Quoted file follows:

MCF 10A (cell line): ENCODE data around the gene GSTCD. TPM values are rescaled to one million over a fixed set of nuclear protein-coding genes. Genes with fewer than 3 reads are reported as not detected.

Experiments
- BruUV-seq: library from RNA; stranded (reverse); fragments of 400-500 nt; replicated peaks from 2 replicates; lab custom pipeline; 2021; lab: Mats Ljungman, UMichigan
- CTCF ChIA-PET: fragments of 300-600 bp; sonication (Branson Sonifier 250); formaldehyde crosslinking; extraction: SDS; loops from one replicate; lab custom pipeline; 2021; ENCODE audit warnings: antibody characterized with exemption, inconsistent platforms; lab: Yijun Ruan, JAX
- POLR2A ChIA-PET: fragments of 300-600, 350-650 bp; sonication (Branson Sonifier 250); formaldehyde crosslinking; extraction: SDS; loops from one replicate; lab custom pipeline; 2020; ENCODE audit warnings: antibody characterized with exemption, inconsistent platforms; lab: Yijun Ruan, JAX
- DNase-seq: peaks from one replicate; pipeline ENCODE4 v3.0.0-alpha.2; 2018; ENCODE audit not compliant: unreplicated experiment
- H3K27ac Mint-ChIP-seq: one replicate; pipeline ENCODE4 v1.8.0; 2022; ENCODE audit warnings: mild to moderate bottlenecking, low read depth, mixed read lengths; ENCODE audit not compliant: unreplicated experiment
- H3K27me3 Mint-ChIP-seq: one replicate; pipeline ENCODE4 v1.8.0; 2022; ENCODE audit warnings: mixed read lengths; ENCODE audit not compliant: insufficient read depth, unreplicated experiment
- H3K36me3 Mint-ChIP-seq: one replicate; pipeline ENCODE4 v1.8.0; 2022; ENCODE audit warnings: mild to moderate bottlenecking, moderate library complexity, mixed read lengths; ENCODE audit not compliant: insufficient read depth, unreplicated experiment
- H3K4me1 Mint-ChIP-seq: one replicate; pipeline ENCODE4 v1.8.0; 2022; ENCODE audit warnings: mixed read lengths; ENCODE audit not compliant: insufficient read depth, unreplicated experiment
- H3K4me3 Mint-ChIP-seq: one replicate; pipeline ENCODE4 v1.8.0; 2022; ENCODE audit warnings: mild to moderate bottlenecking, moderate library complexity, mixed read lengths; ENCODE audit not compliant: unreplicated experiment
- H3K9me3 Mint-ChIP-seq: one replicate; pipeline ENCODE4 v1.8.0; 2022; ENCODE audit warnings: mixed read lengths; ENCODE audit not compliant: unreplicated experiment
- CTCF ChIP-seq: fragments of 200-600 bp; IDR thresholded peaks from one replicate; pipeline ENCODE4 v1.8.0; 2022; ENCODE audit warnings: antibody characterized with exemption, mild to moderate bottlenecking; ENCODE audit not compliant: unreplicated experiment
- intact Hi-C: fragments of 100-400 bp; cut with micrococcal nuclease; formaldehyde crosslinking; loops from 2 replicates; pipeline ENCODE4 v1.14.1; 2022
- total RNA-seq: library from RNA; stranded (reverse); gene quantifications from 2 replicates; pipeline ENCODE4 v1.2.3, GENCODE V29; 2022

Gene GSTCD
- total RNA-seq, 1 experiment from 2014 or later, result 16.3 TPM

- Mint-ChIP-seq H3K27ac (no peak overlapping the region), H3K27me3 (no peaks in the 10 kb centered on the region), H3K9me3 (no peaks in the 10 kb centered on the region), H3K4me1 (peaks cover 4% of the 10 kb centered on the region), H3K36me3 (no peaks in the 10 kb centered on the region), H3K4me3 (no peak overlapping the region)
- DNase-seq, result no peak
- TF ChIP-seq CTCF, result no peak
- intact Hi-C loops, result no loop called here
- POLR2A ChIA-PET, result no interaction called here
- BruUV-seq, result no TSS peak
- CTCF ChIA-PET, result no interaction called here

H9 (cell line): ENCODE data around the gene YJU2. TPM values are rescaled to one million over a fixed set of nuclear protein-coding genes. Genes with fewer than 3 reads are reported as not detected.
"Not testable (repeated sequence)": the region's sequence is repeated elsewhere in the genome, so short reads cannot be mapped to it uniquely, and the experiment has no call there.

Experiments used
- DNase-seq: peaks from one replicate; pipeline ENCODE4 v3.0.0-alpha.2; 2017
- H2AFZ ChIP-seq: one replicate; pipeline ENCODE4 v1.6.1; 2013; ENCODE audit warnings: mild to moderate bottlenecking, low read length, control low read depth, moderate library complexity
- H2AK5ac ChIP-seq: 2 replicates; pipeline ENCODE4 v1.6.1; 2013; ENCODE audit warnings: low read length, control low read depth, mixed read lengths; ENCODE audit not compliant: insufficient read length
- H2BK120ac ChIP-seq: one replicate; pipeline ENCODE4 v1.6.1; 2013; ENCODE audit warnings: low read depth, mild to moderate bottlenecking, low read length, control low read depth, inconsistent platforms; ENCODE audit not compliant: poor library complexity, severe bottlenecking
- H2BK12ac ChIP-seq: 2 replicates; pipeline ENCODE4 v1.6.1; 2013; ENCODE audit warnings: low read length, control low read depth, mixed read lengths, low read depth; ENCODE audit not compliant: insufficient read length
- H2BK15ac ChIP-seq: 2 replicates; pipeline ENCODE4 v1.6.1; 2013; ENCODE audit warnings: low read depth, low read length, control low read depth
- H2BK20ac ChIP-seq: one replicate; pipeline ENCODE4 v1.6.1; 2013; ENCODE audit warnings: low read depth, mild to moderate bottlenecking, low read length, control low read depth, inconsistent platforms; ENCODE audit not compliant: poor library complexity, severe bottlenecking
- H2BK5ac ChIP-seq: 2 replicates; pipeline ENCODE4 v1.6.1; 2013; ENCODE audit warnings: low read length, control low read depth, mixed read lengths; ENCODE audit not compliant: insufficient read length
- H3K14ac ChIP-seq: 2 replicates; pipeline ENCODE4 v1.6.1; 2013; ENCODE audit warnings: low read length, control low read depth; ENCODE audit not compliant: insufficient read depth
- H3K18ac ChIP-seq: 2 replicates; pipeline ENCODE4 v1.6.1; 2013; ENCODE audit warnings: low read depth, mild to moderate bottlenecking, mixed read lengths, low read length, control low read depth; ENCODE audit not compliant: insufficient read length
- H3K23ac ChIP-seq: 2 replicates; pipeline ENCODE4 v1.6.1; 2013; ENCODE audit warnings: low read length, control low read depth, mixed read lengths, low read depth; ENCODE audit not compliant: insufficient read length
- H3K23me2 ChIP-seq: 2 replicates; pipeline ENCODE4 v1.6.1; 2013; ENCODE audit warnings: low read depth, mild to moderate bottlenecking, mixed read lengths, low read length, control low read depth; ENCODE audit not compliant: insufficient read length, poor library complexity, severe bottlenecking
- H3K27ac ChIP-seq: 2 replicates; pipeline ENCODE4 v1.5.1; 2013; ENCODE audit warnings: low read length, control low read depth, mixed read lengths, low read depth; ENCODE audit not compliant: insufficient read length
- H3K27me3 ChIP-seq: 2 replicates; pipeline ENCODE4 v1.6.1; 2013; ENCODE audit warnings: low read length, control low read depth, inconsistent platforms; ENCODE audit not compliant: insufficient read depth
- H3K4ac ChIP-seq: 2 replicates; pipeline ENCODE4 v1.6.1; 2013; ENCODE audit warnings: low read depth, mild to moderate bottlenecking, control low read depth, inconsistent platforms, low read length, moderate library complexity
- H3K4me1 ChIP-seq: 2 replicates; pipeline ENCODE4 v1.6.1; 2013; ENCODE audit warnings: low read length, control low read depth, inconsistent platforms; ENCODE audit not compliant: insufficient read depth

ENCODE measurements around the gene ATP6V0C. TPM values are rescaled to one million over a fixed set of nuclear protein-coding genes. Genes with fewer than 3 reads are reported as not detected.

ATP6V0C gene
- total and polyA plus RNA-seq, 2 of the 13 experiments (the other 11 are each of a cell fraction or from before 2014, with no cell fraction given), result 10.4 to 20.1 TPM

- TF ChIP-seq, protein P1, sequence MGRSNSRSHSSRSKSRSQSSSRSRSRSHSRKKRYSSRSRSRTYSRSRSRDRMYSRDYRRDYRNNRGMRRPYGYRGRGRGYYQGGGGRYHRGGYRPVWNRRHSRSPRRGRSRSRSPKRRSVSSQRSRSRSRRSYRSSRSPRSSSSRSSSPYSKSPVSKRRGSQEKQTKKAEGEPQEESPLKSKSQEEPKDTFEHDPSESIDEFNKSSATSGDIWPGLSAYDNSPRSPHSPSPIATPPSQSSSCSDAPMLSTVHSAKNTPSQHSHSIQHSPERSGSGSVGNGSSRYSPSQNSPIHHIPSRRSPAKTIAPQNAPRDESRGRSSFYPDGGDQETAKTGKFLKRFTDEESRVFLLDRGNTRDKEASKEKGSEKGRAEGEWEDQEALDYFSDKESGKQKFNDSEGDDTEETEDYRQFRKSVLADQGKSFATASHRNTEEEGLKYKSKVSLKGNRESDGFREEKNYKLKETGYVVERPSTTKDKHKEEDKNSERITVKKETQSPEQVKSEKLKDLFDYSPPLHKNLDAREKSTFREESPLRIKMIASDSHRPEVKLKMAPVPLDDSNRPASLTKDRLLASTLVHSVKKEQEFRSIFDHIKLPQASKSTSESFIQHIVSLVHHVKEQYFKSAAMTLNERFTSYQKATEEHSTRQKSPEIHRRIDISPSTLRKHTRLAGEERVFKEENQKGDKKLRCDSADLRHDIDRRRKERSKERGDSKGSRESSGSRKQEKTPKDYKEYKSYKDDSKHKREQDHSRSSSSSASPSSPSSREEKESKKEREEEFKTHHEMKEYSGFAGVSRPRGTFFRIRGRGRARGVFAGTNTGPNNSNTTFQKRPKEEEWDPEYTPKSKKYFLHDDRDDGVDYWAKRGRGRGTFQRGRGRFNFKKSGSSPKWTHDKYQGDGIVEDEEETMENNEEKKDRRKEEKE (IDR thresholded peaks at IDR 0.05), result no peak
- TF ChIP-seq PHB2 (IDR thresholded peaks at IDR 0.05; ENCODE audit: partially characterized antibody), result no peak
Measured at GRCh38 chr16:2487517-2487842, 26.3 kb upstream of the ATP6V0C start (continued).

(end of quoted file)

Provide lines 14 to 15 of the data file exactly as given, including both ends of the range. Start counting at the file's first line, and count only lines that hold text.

- intact Hi-C: fragments of 100-400 bp; cut with micrococcal nuclease; formaldehyde crosslinking; loops from 2 replicates; pipeline ENCODE4 v1.14.1; 2022
- total RNA-seq: library from RNA; stranded (reverse); gene quantifications from 2 replicates; pipeline ENCODE4 v1.2.3, GENCODE V29; 2022